There is so much I want to tell you about. It's getting harder to pick through everything that has happened in the last few weeks and choose what to say. The last time I wrote, I don't think we had started the survey work yet for the scholarship program that the parish has for school kids. I'll describe it in detail in this letter. Honduras has a 'free' public school system, but many families cannot afford the costs of uniforms, backpacks, notebooks, pencils, etc. So, among other social projects, the Salesians of Don Juan Bosco provide small scholarships for those who are most needy and who have good enough grades. There are about 300 scholarship recipients, scattered throughout the parrish in about 10 colonias within what I would guess to be a 10 mile radius from the center offices where the five priests also live. It is a tough task to gauge the neediness of a child. When Milton (he signs his name "1,000-ton" because 'mil' is 1,000 in Spanish :) and I interview people for the socio-economic survey, we walk to each child's house to see what it is like. "Walk" might be putting it lightly. In some colonias, like Campo Cielo, climb, crawl, and slide are more like it. In most zones we have a contact to show us around (and, we hope, to feed us lunch!). In Campo Cielo, three nuns live together in a calm little oasis of a house. One, whose nun-name is "Maria de Jesus de la Sangrada Corazon," was our contact in Campo Cielo. Everyone just calls her the Padrina. She is quite the babe, if you're allowed to say that about a nun. Padrina, thought probably in her late 50s, has the fitness and shape of a 25 year old woman. They say that she bathes in just her underwear in a cascade nearby and it is quite the scandal. I enjoyed spending two days hiking Campo Cielo with her. She organizes women's groups, visits families, helps with Canadian short-term groups at the clinic, and gives talks on health and nutrition, as many children are malnourished here. Padrina is from a poor family and only was educated up until 4th grade. She shared with us how important the scholarship program is to her. We have visited at least 150 houses so far for the survey. One of the questions is about their monthly salary. Most in Comayaguela make minimum wage or less, that is, about $125- $135 U.S. dollars a month. Many survive on about a dollar a day. Typical jobs for women include making and vending tortillas in their home or selling diced green mangos or papaya. Men are less likely to be living with their child. Some are brick layers or vendors in the bustling market by the Choluteca River. I came up with a crude scale to help our judgements of neediness. 1 and 10 are actual examples of houses we visited, and the discrepancy is jolting. Especially when they live as neighbors. 1: The child lives with her old grandmother. Her mother emigrated, or died trying, and the dad is as good as dead. The grandma makes tortillas over an open fire to sell. House of pieces of wood, tin, no running water or electricity, dirt floor, one room dimensions 13x5 (who knows how or where they sleep?).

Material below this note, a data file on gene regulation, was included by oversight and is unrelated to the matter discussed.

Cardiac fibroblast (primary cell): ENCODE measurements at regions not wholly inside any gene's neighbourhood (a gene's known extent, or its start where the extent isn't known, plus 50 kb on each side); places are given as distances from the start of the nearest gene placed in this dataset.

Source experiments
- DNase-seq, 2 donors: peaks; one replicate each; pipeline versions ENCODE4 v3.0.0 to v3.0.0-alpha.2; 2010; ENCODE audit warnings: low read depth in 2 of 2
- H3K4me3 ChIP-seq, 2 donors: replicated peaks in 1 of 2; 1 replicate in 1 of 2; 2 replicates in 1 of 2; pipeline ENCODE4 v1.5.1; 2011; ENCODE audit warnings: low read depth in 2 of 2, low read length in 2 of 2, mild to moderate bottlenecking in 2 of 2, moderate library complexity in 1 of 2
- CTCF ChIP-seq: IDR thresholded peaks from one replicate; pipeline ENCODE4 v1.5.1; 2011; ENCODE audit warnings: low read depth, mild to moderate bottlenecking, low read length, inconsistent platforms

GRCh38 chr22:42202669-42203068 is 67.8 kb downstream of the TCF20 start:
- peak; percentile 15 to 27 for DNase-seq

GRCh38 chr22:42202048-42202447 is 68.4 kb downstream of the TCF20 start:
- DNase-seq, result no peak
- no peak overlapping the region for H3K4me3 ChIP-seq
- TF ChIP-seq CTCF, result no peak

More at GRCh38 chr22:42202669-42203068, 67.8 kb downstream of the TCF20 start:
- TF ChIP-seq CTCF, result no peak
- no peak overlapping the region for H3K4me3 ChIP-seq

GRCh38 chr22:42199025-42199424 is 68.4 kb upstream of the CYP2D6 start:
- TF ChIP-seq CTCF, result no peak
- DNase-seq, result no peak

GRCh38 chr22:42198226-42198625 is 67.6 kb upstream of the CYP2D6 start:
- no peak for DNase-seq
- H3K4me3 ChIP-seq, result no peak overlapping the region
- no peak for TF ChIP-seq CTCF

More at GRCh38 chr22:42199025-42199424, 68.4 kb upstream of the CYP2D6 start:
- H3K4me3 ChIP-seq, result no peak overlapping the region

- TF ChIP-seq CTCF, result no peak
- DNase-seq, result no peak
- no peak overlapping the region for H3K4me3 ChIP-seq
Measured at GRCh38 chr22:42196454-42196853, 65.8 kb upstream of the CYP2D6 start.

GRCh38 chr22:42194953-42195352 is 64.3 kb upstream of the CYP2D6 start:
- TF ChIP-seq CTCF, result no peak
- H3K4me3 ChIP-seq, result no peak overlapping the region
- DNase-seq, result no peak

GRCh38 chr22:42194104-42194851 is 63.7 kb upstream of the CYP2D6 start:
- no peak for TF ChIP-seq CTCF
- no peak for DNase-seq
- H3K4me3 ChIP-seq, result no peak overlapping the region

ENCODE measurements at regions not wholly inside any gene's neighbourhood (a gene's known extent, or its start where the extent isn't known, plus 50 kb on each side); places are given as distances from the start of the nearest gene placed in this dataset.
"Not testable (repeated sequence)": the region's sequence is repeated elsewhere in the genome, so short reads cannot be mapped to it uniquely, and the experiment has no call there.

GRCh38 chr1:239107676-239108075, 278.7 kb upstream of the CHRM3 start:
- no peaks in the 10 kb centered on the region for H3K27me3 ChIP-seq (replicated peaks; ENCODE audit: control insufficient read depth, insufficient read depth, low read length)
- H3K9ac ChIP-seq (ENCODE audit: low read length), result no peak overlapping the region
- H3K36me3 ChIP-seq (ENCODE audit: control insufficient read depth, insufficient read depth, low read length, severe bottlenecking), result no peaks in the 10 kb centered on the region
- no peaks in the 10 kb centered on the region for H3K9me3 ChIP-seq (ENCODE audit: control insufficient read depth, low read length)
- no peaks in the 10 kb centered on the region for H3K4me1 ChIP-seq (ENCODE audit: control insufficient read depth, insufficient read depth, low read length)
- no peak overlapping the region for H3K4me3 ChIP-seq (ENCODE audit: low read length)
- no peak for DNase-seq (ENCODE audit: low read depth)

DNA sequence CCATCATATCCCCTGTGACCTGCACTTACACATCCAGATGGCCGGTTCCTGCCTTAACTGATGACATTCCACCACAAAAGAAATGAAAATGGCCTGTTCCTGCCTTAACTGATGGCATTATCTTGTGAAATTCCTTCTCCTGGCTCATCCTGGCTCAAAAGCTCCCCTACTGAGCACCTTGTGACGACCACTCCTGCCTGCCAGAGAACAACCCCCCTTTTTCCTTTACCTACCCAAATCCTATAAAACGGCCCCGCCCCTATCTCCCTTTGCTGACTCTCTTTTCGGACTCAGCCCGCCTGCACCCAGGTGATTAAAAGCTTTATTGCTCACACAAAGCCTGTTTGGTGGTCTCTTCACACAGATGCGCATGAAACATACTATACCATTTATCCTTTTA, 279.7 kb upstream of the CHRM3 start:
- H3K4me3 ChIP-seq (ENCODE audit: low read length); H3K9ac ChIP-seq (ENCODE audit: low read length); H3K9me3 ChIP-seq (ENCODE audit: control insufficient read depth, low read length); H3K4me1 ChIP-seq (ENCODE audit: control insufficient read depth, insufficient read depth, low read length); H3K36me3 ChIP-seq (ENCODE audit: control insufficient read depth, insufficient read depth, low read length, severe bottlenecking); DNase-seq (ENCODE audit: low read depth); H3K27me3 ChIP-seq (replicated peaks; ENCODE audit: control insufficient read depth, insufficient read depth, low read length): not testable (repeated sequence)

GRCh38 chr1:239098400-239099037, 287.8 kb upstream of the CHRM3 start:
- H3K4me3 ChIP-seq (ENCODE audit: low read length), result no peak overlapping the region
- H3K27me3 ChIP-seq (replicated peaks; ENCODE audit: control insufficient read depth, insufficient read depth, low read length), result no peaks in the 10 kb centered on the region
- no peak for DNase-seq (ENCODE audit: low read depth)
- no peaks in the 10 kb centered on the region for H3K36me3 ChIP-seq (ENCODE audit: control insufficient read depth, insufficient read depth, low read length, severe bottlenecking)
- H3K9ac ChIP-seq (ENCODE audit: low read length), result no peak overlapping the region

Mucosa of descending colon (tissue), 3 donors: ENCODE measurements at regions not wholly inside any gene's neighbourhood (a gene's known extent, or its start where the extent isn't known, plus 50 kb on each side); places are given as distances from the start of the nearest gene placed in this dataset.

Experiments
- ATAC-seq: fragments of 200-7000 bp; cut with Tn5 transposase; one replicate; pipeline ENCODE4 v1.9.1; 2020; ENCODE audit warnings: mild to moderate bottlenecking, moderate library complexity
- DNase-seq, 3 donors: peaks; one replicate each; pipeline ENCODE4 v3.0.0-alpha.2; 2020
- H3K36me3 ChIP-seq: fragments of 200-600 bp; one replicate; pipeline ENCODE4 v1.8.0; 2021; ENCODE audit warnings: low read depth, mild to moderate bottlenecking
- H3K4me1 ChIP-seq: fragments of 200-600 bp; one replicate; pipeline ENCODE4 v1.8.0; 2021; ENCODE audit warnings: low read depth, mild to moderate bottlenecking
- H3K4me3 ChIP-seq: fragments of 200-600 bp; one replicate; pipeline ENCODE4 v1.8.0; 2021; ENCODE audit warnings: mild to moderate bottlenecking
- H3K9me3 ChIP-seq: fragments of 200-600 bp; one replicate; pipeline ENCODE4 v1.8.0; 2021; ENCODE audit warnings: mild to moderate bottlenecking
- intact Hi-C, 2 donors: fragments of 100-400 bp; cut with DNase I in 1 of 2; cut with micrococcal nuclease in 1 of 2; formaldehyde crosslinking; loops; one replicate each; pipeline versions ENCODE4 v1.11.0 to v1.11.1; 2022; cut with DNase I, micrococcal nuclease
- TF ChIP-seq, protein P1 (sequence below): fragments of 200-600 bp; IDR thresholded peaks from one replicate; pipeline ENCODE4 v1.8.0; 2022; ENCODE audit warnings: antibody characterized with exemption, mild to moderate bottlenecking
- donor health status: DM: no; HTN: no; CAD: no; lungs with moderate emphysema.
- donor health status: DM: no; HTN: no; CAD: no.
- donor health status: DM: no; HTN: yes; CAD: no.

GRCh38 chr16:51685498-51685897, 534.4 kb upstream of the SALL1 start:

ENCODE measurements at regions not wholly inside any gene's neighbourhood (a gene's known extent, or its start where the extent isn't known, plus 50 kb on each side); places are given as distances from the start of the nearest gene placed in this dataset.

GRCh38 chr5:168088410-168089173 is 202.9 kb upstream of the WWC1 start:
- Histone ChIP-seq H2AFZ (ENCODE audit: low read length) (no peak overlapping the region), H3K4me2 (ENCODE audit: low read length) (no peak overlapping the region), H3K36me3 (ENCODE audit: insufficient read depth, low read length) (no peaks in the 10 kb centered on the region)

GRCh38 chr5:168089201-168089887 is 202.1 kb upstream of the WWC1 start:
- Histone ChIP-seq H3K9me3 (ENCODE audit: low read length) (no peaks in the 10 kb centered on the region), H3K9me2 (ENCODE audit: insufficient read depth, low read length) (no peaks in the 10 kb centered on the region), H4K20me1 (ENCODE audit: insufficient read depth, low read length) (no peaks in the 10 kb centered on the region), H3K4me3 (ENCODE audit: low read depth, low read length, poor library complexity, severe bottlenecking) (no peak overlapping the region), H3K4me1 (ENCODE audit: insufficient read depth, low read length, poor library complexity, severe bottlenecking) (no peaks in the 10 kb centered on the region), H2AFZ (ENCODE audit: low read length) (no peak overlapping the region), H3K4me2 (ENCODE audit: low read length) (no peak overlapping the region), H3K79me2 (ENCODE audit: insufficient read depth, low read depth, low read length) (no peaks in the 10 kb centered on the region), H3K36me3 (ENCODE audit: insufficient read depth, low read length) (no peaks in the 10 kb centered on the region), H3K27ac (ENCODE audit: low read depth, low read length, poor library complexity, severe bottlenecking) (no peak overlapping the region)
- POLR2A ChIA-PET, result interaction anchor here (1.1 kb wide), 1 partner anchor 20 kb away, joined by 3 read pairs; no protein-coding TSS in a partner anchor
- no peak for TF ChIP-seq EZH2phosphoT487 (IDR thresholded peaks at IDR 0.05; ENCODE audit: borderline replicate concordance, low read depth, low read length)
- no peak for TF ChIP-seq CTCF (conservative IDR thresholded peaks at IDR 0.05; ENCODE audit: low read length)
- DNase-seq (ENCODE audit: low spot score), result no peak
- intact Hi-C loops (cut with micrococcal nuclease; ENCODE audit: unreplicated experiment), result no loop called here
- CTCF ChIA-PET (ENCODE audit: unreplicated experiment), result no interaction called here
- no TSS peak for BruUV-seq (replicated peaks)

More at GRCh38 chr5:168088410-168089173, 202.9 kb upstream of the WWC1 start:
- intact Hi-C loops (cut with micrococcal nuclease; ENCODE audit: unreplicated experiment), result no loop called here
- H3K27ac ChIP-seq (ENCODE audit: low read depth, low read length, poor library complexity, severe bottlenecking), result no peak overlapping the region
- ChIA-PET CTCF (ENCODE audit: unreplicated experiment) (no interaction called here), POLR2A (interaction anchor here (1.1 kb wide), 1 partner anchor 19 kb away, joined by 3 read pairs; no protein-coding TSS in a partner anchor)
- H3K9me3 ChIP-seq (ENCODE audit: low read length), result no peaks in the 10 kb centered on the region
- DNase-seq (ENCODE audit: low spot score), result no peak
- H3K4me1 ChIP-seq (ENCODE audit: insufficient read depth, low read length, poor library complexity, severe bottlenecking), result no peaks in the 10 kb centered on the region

Pause: I just thought of an example most of you may have seen. Remember little Charlie from Charlie and the Chocolate Factory? The one room house where he lived with both sets of grandparents crammed in one bed is the closest image I can provide of what most houses are like in Comayaguela.
Back to the scale. 10: Mom is a school teacher, they live with her husband and in-laws. House of painted concrete, at least 3 rooms, fridge, TV, DVDs, microwave, toys, and a fat dog. Perro gordo = mucho pisto $. 10s don't get the scholarship. I think I am a 10+. We actually have 2 fat dogs and a fat cat at home. We even buy food for our dogs. Because of this, among other things, my family would be rich here.
Last week we finished the scholarship surveys. I have pretty much no idea what's coming next. I might sit in the office and chat with coworkers for a month. There is talk of having me help with tattoo removal on Saturdays, which would be interesting. Ex-gang members get their tattoos seared off with some kind of infra-red ray at a clinic run by the parrish. They also visit prisons to do tattoo removal there. Pray for contentment and a servant's attitude in whatever I end up doing.
Another prayer request: Leyla asked me if I would like to be the god-mother of Arryana at her baptism (would I like it?!) I love this little girl, and want very much to be her godmother, formally connected to the family and responsible for supporting her as she grows up in Christ. Problem is, godparents must be Catholics. Leyla has asked Padre Peppe for special permission and he is considering it right now. It's doubtful, but please pray that he makes an exception in this case! I thank God for all of you and am praying for you, let me know how you're doing and the Happenings in your life.